State senator seeks urgency in wake of puppy burning in Western New York
On Wednesday, State Sen. Mark Grisanti urged his colleagues in both the Senate and Assembly to quickly pass legislation he introduced in the spring that would create a state registry of criminals convicted of abusing animals and prevent them from getting near another innocent victim. Grisanti's bill (S-6875A) creates an easily accessible statewide database of anyone who has been found guilty of abusing an animal and makes ownership of another animal impossible as all pet shops or outlets would have immediate access to the information.
"In light of the recent local case of the Jack Russell terrier puppy that was set on fire in our community, it is even more imperative that swift action be taken to stop these outlandish crimes. I am mortified that someone could treat a puppy in this manner," Grisanti said. "Who in their right mind would do such a heinous act against a defenseless creature just starting to understand the world around him? As the proud loving owner of two dogs, I know that we must work harder to stop people from mistreating our four-legged friends. Let's put a stigma on these crimes making the punishment equal to other assaults. Whenever we go back into session, this is going to be a top priority for me to get this bill passed."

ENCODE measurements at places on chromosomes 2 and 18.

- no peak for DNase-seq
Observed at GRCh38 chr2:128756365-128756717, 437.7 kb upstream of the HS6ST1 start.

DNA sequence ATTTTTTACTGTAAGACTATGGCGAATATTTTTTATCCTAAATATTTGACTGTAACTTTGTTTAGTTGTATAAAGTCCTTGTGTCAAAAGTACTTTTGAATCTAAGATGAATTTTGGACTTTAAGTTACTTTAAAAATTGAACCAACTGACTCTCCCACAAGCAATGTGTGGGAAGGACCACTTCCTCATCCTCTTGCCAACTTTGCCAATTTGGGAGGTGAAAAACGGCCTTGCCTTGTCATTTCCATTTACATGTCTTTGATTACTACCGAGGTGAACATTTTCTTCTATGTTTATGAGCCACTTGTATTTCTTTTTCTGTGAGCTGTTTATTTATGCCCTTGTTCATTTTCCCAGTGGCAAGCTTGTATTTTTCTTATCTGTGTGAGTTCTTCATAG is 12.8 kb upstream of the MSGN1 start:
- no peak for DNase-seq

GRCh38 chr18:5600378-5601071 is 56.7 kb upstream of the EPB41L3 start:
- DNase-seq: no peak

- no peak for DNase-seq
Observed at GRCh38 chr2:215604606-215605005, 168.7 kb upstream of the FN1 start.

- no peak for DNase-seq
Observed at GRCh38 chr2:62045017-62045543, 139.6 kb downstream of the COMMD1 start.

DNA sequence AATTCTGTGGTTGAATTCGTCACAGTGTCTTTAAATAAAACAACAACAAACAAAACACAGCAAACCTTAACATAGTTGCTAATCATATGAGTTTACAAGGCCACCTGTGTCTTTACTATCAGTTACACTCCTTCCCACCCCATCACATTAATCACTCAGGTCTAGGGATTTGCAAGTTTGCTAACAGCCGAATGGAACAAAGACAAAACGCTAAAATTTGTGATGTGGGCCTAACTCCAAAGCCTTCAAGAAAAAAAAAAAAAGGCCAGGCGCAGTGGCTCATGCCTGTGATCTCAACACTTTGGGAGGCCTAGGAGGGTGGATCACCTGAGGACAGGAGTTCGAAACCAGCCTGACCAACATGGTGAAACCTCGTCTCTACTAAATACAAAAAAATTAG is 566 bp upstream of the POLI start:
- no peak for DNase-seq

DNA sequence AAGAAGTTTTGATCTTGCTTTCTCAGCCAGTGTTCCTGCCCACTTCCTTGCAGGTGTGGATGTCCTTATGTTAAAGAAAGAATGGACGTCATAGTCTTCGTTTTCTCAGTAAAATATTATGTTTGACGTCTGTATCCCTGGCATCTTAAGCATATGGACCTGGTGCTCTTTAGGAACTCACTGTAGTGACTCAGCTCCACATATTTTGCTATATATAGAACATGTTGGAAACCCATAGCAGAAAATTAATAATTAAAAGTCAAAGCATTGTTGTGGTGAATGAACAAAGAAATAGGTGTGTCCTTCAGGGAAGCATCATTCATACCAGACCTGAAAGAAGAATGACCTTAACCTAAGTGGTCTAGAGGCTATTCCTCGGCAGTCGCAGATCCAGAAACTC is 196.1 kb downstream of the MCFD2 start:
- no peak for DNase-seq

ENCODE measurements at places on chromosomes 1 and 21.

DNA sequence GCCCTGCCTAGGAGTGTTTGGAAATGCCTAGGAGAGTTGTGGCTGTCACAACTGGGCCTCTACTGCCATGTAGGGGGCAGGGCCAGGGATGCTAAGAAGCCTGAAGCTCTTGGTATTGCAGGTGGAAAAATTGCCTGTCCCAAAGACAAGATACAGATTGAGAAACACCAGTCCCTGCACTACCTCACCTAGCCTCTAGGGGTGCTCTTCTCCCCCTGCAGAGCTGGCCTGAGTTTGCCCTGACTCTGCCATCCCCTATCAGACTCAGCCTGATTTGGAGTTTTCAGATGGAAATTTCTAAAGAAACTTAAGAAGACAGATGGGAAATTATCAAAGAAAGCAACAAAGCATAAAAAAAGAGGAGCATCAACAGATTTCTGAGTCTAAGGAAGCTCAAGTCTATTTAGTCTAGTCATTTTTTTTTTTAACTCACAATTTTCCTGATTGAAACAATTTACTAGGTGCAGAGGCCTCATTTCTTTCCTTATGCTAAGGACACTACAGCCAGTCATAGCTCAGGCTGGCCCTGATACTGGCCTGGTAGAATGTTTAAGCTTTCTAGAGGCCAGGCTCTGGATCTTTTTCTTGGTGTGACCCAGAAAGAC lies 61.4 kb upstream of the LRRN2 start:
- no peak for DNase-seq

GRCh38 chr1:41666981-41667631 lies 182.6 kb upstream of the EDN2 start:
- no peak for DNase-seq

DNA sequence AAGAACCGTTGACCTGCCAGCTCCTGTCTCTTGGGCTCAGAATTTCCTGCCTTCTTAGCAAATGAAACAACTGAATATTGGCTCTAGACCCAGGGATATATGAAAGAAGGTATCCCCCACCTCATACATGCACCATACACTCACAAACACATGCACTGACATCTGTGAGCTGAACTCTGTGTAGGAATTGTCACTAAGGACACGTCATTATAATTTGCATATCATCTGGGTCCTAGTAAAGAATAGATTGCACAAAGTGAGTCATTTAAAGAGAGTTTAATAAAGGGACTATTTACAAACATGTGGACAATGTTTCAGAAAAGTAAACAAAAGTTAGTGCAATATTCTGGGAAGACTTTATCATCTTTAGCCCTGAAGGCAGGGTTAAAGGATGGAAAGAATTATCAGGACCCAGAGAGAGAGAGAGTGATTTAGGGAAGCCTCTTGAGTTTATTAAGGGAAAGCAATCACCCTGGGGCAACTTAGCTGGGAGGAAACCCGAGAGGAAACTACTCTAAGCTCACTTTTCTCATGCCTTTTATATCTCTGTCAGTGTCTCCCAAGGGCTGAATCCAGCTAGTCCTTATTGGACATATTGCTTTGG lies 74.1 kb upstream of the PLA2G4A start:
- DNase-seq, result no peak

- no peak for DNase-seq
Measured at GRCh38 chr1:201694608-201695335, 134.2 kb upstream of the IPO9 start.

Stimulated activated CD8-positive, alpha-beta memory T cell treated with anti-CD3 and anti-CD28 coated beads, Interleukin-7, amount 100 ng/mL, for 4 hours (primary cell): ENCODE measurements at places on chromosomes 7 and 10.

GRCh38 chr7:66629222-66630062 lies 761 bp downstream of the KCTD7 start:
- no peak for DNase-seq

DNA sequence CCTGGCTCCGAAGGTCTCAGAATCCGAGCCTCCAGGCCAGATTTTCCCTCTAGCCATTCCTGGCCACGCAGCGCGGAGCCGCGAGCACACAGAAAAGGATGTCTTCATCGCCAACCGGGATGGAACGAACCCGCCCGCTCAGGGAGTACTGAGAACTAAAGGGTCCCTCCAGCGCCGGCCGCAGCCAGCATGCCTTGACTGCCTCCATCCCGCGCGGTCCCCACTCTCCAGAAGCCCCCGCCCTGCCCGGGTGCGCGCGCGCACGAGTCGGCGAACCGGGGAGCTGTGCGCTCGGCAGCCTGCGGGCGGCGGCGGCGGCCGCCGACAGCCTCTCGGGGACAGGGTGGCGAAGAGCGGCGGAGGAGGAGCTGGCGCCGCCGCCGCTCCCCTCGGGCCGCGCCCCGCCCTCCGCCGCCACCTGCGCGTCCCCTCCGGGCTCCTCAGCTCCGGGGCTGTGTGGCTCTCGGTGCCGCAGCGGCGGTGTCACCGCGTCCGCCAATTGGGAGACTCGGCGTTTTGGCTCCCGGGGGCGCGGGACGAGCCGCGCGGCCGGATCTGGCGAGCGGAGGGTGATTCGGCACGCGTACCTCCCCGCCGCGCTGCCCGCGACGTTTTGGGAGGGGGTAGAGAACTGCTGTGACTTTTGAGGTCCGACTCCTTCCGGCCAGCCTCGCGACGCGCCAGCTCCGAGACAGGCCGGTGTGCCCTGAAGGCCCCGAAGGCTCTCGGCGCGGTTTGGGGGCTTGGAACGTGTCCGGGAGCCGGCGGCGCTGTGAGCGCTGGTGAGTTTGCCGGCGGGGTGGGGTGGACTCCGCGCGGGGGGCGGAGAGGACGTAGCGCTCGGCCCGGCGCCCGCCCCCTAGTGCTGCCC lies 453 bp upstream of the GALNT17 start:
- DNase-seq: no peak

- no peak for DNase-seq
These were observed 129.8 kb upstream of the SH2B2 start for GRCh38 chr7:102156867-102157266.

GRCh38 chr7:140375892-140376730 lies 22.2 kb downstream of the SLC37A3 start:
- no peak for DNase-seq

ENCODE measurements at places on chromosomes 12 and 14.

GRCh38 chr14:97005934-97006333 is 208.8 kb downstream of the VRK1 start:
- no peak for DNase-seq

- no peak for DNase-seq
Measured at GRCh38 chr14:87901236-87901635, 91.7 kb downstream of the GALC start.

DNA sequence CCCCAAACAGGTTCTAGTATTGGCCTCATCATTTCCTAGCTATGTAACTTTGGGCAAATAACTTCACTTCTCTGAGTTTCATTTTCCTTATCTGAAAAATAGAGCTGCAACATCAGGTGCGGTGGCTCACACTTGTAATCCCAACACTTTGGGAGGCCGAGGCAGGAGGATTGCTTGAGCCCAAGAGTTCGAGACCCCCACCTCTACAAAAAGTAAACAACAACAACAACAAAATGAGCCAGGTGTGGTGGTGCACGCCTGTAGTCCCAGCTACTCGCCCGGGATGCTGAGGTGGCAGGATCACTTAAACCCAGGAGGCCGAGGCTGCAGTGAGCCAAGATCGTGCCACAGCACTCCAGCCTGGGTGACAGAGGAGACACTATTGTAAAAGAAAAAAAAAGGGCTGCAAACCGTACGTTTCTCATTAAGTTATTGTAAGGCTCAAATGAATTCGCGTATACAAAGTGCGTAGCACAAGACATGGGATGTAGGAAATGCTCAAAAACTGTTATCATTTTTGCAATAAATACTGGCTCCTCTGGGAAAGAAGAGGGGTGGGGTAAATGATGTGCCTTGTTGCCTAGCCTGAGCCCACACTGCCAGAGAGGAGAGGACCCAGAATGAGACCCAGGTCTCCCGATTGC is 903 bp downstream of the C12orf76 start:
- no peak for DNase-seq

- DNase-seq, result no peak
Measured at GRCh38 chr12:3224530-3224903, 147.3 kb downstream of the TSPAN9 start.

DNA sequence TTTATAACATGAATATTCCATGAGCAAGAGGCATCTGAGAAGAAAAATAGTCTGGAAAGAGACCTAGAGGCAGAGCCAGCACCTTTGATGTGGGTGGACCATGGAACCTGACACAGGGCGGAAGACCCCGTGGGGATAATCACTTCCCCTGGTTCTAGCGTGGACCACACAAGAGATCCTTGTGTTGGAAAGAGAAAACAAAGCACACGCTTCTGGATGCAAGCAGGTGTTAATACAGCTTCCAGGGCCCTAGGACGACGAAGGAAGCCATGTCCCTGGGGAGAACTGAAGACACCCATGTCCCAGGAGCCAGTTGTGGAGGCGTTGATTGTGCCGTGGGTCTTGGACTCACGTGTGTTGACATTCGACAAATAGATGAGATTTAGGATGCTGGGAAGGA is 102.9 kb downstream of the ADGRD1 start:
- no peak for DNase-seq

The law would require abusers to register annually and prohibit animal abusers from possessing, adopting, owning, purchasing or exercising control over an animal as long as they are required to register. Any animal abuser who intentionally or knowingly fails to comply with the registration requirements or provides false information will be guilty of a felony, which is to be punishable by an imprisonment not to exceed four years or a fine not to exceed $5,000, or both. Shelters and pet stores would also be required to check the registry when selling or adopting an animal.
Grisanti said reporting, investigating and prosecuting animal cruelty can take dangerous criminals off the street. Acts of animal cruelty are linked to other crimes, including violence against women, property crimes, drugs and disorderly crimes.
Four other states - Arizona, Maryland, Florida and Colorado - have legislation pending that would let people know when an animal abuser is living near them in an effort to protect people as well as pets.